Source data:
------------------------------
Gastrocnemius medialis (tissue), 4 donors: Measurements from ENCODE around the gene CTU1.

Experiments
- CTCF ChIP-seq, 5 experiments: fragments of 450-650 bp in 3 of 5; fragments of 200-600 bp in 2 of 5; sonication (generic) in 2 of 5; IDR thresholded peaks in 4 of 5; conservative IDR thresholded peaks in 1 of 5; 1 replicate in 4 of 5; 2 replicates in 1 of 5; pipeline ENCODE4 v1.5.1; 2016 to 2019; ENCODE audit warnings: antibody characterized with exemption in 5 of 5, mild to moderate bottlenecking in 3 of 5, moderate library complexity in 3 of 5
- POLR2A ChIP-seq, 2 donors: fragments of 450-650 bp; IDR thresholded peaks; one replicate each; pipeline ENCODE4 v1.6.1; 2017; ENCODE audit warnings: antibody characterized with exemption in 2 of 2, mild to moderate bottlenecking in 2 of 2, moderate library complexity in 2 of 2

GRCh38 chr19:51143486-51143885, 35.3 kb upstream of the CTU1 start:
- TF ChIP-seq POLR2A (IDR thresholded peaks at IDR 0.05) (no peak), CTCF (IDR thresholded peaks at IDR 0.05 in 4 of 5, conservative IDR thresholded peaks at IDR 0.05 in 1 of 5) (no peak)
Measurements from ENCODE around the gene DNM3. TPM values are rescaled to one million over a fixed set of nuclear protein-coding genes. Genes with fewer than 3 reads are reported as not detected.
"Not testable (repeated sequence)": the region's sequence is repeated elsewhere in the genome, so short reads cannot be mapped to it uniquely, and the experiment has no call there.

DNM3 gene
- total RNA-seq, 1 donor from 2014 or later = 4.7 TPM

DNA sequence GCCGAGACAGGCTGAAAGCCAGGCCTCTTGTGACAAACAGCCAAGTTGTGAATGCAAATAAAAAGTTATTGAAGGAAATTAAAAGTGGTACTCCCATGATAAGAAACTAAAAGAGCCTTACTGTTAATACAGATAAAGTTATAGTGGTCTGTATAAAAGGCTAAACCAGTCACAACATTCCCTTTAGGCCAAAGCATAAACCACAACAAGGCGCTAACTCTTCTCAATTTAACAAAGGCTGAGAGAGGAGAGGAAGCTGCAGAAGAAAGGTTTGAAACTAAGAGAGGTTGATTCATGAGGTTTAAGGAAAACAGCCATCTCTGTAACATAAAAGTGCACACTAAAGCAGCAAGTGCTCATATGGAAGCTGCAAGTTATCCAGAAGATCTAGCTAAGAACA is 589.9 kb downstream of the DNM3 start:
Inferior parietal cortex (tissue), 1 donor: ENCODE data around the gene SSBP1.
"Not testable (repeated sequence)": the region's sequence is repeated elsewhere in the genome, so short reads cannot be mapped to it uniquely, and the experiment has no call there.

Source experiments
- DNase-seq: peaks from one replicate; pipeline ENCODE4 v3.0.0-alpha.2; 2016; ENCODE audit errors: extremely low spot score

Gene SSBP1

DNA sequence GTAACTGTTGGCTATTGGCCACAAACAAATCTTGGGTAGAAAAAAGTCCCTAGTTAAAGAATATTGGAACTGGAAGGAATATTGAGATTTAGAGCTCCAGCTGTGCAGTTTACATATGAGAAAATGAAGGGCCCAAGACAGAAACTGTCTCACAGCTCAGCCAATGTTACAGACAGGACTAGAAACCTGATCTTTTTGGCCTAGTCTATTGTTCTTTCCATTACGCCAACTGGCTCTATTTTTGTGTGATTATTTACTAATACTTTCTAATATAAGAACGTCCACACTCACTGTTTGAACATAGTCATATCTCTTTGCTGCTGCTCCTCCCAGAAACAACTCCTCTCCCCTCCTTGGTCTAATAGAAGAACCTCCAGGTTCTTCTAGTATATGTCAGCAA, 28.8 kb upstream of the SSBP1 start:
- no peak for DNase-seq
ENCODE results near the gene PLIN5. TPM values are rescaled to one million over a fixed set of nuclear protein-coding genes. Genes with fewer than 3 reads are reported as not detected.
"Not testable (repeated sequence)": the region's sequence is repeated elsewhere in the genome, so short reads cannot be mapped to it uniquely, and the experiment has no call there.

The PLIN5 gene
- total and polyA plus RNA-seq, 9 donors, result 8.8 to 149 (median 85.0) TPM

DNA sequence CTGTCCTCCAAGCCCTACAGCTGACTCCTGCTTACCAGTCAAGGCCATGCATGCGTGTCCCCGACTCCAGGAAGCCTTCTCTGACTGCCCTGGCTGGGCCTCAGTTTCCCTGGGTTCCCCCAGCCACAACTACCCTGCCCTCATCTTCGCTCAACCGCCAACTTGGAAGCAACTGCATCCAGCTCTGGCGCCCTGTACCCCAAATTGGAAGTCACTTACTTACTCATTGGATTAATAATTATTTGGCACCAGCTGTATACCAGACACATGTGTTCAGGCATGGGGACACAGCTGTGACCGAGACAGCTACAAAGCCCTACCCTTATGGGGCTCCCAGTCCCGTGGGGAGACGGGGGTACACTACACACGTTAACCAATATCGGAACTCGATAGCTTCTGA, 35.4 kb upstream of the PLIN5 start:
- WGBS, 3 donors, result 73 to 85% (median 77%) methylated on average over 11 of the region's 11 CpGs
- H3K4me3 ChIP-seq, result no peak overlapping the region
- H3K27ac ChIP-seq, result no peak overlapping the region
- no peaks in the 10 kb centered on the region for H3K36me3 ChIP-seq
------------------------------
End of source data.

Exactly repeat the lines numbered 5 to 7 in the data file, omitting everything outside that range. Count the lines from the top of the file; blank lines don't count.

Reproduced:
GRCh38 chr19:51143486-51143885, 35.3 kb upstream of the CTU1 start:
- TF ChIP-seq POLR2A (IDR thresholded peaks at IDR 0.05) (no peak), CTCF (IDR thresholded peaks at IDR 0.05 in 4 of 5, conservative IDR thresholded peaks at IDR 0.05 in 1 of 5) (no peak)
Measurements from ENCODE around the gene DNM3. TPM values are rescaled to one million over a fixed set of nuclear protein-coding genes. Genes with fewer than 3 reads are reported as not detected.